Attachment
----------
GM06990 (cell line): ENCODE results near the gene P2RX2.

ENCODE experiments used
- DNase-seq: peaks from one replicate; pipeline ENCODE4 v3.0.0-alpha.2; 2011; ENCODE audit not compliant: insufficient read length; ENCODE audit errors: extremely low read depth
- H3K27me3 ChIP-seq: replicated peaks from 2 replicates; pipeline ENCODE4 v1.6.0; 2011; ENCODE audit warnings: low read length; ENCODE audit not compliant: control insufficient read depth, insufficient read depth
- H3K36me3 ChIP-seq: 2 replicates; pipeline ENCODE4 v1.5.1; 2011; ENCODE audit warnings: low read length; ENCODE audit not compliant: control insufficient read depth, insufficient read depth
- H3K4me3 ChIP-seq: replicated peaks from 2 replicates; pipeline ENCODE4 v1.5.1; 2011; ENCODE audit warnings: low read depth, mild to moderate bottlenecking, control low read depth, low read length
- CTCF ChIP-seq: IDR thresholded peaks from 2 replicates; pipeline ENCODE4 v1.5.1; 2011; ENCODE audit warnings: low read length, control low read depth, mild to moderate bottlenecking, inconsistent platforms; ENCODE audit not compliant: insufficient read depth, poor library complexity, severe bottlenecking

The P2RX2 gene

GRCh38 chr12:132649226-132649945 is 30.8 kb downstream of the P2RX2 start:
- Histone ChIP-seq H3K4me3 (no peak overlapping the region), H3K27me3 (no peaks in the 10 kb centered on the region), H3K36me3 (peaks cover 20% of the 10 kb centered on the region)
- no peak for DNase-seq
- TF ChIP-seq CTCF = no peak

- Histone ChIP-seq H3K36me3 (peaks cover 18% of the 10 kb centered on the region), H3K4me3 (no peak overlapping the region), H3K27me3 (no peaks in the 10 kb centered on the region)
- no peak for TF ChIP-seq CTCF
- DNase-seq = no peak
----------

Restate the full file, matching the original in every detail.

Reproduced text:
GM06990 (cell line): ENCODE results near the gene P2RX2.

ENCODE experiments used
- DNase-seq: peaks from one replicate; pipeline ENCODE4 v3.0.0-alpha.2; 2011; ENCODE audit not compliant: insufficient read length; ENCODE audit errors: extremely low read depth
- H3K27me3 ChIP-seq: replicated peaks from 2 replicates; pipeline ENCODE4 v1.6.0; 2011; ENCODE audit warnings: low read length; ENCODE audit not compliant: control insufficient read depth, insufficient read depth
- H3K36me3 ChIP-seq: 2 replicates; pipeline ENCODE4 v1.5.1; 2011; ENCODE audit warnings: low read length; ENCODE audit not compliant: control insufficient read depth, insufficient read depth
- H3K4me3 ChIP-seq: replicated peaks from 2 replicates; pipeline ENCODE4 v1.5.1; 2011; ENCODE audit warnings: low read depth, mild to moderate bottlenecking, control low read depth, low read length
- CTCF ChIP-seq: IDR thresholded peaks from 2 replicates; pipeline ENCODE4 v1.5.1; 2011; ENCODE audit warnings: low read length, control low read depth, mild to moderate bottlenecking, inconsistent platforms; ENCODE audit not compliant: insufficient read depth, poor library complexity, severe bottlenecking

The P2RX2 gene

GRCh38 chr12:132649226-132649945 is 30.8 kb downstream of the P2RX2 start:
- Histone ChIP-seq H3K4me3 (no peak overlapping the region), H3K27me3 (no peaks in the 10 kb centered on the region), H3K36me3 (peaks cover 20% of the 10 kb centered on the region)
- no peak for DNase-seq
- TF ChIP-seq CTCF = no peak

- Histone ChIP-seq H3K36me3 (peaks cover 18% of the 10 kb centered on the region), H3K4me3 (no peak overlapping the region), H3K27me3 (no peaks in the 10 kb centered on the region)
- no peak for TF ChIP-seq CTCF
- DNase-seq = no peak